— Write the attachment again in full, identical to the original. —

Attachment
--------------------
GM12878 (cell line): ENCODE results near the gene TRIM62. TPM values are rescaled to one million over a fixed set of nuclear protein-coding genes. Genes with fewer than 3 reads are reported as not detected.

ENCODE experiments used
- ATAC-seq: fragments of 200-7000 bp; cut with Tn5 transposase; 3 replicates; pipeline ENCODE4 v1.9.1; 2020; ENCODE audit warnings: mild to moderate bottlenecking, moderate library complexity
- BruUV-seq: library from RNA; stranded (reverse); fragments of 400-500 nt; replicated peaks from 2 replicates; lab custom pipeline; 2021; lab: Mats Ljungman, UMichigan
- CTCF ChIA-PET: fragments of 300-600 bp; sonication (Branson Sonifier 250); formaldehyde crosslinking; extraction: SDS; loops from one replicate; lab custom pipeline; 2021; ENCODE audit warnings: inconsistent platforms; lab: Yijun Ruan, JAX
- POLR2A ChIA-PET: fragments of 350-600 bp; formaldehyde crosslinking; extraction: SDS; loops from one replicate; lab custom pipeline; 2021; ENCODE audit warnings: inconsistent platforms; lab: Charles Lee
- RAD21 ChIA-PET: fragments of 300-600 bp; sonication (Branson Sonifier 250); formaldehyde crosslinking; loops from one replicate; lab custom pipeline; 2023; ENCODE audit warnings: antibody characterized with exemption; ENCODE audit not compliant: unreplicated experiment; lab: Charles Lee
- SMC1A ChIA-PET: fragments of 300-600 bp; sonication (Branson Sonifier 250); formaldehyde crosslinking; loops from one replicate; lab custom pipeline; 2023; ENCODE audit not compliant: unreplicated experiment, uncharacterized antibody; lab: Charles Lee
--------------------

GM12878 (cell line): ENCODE results near the gene TRIM62. TPM values are rescaled to one million over a fixed set of nuclear protein-coding genes. Genes with fewer than 3 reads are reported as not detected.

ENCODE experiments used
- ATAC-seq: fragments of 200-7000 bp; cut with Tn5 transposase; 3 replicates; pipeline ENCODE4 v1.9.1; 2020; ENCODE audit warnings: mild to moderate bottlenecking, moderate library complexity
- BruUV-seq: library from RNA; stranded (reverse); fragments of 400-500 nt; replicated peaks from 2 replicates; lab custom pipeline; 2021; lab: Mats Ljungman, UMichigan
- CTCF ChIA-PET: fragments of 300-600 bp; sonication (Branson Sonifier 250); formaldehyde crosslinking; extraction: SDS; loops from one replicate; lab custom pipeline; 2021; ENCODE audit warnings: inconsistent platforms; lab: Yijun Ruan, JAX
- POLR2A ChIA-PET: fragments of 350-600 bp; formaldehyde crosslinking; extraction: SDS; loops from one replicate; lab custom pipeline; 2021; ENCODE audit warnings: inconsistent platforms; lab: Charles Lee
- RAD21 ChIA-PET: fragments of 300-600 bp; sonication (Branson Sonifier 250); formaldehyde crosslinking; loops from one replicate; lab custom pipeline; 2023; ENCODE audit warnings: antibody characterized with exemption; ENCODE audit not compliant: unreplicated experiment; lab: Charles Lee
- SMC1A ChIA-PET: fragments of 300-600 bp; sonication (Branson Sonifier 250); formaldehyde crosslinking; loops from one replicate; lab custom pipeline; 2023; ENCODE audit not compliant: unreplicated experiment, uncharacterized antibody; lab: Charles Lee